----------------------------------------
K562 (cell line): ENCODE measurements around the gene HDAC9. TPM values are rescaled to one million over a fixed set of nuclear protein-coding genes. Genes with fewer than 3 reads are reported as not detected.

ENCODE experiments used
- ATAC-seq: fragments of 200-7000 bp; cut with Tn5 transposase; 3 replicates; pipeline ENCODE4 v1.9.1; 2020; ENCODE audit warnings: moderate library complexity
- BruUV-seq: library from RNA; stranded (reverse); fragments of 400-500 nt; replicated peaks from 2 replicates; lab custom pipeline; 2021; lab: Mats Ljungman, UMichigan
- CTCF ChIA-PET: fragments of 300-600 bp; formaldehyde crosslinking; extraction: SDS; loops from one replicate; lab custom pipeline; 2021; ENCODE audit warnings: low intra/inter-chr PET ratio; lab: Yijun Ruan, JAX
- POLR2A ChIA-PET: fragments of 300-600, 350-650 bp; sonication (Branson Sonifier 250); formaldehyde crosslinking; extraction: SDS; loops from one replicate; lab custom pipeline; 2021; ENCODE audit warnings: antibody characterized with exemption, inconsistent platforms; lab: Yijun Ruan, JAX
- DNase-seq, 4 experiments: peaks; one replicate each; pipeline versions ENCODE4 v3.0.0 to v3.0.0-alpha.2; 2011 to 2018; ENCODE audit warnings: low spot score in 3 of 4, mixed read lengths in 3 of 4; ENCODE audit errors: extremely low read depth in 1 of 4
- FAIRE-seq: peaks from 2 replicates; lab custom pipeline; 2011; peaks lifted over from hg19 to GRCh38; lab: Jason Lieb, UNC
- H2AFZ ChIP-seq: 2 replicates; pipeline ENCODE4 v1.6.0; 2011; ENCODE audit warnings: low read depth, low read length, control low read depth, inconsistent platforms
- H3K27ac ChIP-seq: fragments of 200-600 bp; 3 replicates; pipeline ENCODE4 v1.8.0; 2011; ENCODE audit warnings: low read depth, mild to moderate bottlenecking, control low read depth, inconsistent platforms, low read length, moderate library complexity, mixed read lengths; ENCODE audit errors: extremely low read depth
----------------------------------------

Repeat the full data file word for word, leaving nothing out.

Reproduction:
K562 (cell line): ENCODE measurements around the gene HDAC9. TPM values are rescaled to one million over a fixed set of nuclear protein-coding genes. Genes with fewer than 3 reads are reported as not detected.

ENCODE experiments used
- ATAC-seq: fragments of 200-7000 bp; cut with Tn5 transposase; 3 replicates; pipeline ENCODE4 v1.9.1; 2020; ENCODE audit warnings: moderate library complexity
- BruUV-seq: library from RNA; stranded (reverse); fragments of 400-500 nt; replicated peaks from 2 replicates; lab custom pipeline; 2021; lab: Mats Ljungman, UMichigan
- CTCF ChIA-PET: fragments of 300-600 bp; formaldehyde crosslinking; extraction: SDS; loops from one replicate; lab custom pipeline; 2021; ENCODE audit warnings: low intra/inter-chr PET ratio; lab: Yijun Ruan, JAX
- POLR2A ChIA-PET: fragments of 300-600, 350-650 bp; sonication (Branson Sonifier 250); formaldehyde crosslinking; extraction: SDS; loops from one replicate; lab custom pipeline; 2021; ENCODE audit warnings: antibody characterized with exemption, inconsistent platforms; lab: Yijun Ruan, JAX
- DNase-seq, 4 experiments: peaks; one replicate each; pipeline versions ENCODE4 v3.0.0 to v3.0.0-alpha.2; 2011 to 2018; ENCODE audit warnings: low spot score in 3 of 4, mixed read lengths in 3 of 4; ENCODE audit errors: extremely low read depth in 1 of 4
- FAIRE-seq: peaks from 2 replicates; lab custom pipeline; 2011; peaks lifted over from hg19 to GRCh38; lab: Jason Lieb, UNC
- H2AFZ ChIP-seq: 2 replicates; pipeline ENCODE4 v1.6.0; 2011; ENCODE audit warnings: low read depth, low read length, control low read depth, inconsistent platforms
- H3K27ac ChIP-seq: fragments of 200-600 bp; 3 replicates; pipeline ENCODE4 v1.8.0; 2011; ENCODE audit warnings: low read depth, mild to moderate bottlenecking, control low read depth, inconsistent platforms, low read length, moderate library complexity, mixed read lengths; ENCODE audit errors: extremely low read depth